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Retired Butler Doesn't Want To Spend Christmas Alone

A retired butler has been "completely overwhelmed" by the response to a story about him in The Irish Post. James Gray put an ad in the paper, saying he's spent the last 10 Christmases alone, and he wanted this year to be different.
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Germany's Merkel To Be Sworn In Again As Chancellor

Weeks of post-election political limbo have ended in Germany. The country's main center-left party has voted to join the coalition government of Angela Merkel. The move clears the way for her to start her third term as chancellor.
NPR

South Africa Lays Mandela To Rest Near His Childhood Home

It's National Reconciliation Day in South Africa — an annual public holiday. The country is marking it for the first time without Nelson Mandela. On Sunday, South Africa bid a final, emotional goodbye to Mandela.
NPR

India's Workplace Cases Highlight Abuse Against Women

As India marks the anniversary of the infamous gang rape in New Delhi, it is ending the year as it began: in upheaval over its treatment of women. In a recent series of cases, men in positions of privilege are alleged to have sexually harassed or assaulted female employees. The episodes spotlight the absence of women's rights in the Indian workplace.
NPR

When Craft Beer Goes Global: A Kansas City Brewery's Tale

Boulevard Brewing has become a Kansas City staple since its founding in the 1980s. It has many loyal local fans — and soon, a new international owner, Duvel. The deal says a lot about how the world now values a product made with a firm sense of place.
NPR

Battle Of The Bottom Feeder: U.S., Vietnam In Catfish Fight

When the popularity of catfish moved from the South across the U.S. in the 1980s, American catfish farmers could barely keep up with demand. But Vietnam has flooded the U.S. market with cheaper catfish, driving many catfish farms out of business and sparking a dispute that threatens a major trade deal.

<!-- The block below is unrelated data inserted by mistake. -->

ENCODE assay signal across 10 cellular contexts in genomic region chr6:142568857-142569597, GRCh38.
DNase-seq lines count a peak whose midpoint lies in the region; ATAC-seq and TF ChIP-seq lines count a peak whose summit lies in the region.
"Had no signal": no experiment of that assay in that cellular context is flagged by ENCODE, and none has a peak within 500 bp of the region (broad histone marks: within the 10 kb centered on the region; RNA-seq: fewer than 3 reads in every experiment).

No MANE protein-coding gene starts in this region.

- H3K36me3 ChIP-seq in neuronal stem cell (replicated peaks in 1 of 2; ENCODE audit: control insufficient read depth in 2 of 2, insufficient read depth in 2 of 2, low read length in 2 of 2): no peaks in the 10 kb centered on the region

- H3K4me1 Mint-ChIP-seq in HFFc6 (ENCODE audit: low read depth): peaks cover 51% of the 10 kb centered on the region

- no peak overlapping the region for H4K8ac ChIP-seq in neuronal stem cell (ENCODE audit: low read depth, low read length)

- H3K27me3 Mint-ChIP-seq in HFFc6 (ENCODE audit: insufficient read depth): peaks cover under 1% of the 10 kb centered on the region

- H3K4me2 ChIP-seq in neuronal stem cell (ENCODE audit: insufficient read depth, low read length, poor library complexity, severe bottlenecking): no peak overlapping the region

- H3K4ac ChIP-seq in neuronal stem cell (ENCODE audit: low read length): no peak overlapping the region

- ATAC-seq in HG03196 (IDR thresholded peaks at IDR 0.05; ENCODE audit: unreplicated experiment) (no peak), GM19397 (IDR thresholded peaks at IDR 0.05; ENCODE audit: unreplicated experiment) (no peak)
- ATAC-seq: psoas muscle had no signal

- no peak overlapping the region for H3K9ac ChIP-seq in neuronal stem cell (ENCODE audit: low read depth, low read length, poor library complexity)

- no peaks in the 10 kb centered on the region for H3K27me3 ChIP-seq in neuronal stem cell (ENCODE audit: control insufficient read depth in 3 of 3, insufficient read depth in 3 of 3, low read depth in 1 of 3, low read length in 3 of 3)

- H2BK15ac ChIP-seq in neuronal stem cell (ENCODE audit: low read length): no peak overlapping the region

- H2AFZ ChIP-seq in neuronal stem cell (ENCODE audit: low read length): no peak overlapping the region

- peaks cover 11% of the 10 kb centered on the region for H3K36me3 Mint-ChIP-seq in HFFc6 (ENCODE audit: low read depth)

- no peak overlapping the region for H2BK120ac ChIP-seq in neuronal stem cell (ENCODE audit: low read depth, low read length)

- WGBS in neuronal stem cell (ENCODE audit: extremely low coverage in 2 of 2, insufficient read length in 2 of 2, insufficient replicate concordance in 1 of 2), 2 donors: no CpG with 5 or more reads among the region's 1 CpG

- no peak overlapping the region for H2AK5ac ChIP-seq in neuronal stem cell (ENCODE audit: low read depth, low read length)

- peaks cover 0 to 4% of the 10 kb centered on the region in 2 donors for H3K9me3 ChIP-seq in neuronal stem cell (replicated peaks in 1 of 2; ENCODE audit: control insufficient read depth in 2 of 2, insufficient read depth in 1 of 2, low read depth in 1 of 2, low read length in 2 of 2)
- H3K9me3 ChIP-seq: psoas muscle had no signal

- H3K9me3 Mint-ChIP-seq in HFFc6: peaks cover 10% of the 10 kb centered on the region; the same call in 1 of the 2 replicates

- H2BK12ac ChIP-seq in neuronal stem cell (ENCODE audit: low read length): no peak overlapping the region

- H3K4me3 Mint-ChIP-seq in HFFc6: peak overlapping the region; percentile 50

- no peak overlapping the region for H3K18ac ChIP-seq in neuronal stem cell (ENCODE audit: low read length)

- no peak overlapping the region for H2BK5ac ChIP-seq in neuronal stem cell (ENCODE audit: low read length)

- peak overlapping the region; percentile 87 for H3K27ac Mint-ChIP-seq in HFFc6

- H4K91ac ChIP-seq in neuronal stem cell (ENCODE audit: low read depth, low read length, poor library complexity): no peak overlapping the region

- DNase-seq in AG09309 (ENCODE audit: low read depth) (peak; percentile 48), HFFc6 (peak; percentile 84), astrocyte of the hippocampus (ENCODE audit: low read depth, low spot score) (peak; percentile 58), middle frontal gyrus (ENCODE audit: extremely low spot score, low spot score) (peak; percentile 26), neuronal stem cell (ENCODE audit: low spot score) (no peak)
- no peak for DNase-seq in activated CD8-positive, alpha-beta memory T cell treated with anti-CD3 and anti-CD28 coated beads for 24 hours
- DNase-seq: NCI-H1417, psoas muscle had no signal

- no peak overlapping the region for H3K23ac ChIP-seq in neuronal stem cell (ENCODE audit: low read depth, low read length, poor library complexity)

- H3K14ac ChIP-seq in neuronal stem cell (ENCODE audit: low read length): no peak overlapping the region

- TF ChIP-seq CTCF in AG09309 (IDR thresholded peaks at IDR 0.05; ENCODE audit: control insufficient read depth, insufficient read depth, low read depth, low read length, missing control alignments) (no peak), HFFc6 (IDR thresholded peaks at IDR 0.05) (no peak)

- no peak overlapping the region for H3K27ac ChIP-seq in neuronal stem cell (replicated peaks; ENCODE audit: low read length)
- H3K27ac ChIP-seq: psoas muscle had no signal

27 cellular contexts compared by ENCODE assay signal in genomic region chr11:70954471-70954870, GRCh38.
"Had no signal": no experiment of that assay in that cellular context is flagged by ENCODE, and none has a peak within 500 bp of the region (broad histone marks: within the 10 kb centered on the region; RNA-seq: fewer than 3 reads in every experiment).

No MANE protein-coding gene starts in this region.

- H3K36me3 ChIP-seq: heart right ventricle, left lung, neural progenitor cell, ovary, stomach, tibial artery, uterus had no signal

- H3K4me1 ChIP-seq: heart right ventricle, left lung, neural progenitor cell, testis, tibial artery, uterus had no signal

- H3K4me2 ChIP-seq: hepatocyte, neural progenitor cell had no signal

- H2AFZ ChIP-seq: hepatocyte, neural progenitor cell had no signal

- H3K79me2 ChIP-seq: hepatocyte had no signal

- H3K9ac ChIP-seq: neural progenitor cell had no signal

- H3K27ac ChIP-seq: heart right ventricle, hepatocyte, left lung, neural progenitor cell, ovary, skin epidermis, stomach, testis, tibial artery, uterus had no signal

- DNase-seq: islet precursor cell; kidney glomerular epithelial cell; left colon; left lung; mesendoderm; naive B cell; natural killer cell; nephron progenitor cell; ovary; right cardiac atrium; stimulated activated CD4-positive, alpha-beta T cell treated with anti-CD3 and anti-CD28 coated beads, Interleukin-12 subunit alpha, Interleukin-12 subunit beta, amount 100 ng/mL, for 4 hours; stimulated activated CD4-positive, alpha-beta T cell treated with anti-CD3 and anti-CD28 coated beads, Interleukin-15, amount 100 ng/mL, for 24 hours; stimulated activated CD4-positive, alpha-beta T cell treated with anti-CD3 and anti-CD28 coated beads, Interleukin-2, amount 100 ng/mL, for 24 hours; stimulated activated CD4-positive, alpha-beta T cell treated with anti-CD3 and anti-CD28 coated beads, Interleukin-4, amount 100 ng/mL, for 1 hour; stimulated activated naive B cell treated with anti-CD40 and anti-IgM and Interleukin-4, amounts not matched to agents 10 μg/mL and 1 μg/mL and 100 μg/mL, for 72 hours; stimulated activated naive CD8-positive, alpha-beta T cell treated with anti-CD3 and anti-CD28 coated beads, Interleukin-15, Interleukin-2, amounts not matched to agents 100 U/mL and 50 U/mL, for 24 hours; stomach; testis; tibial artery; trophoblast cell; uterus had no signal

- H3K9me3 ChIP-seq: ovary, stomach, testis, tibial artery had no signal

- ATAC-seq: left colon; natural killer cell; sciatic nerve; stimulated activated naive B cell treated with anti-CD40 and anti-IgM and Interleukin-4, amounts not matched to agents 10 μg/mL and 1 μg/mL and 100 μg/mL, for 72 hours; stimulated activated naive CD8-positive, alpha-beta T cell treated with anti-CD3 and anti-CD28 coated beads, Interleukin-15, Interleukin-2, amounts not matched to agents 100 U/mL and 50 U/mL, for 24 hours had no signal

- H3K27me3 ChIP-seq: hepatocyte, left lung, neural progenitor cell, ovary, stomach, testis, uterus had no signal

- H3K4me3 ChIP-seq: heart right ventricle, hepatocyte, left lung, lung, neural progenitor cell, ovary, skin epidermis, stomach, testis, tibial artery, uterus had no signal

NPR

Ireland Exits Bailout Program, But Economy Still On The Mend

Ireland has big budget deficits, low growth rates and high unemployment. But the country is ready to take a big step toward getting back to normal. On Sunday, it became the first country to exit the bailout program put in place by the International Monetary Fund and the European Union.
NPR

Zoinks! Tracing The History Of 'Zombie' From Haiti To The CDC

Zombies populate our books, graphic novels, movies and video games with race and slavery playing an unexpected role. Our national obsession with zombies dates back centuries and can be traced to Haiti. Code Switch examines how the word "zombie" was born and how it has taken a life of its own.
NPR

Nine Months In Nigeria, One Brilliant, Difficult Funk Musician

Nigerian funk musician William Onyeabor has been a mystery for years. Since recording in the 1970s and '80s, he has completely dropped off the music map. When Luaka Bop Records wanted to assemble some of his work, the road to securing a signed contract took on its own twists.
NPR

Deep In China, 'Cowboys' Have Skied For Thousands Of Years

On wooden skis, the Tuvan people of Central Asia have been traversing the snow for at least 4,000 years. Travel writer Mark Jenkins went to the region for National Geographic, where he joined a group of lasso-wielding men on skis tracking elk.

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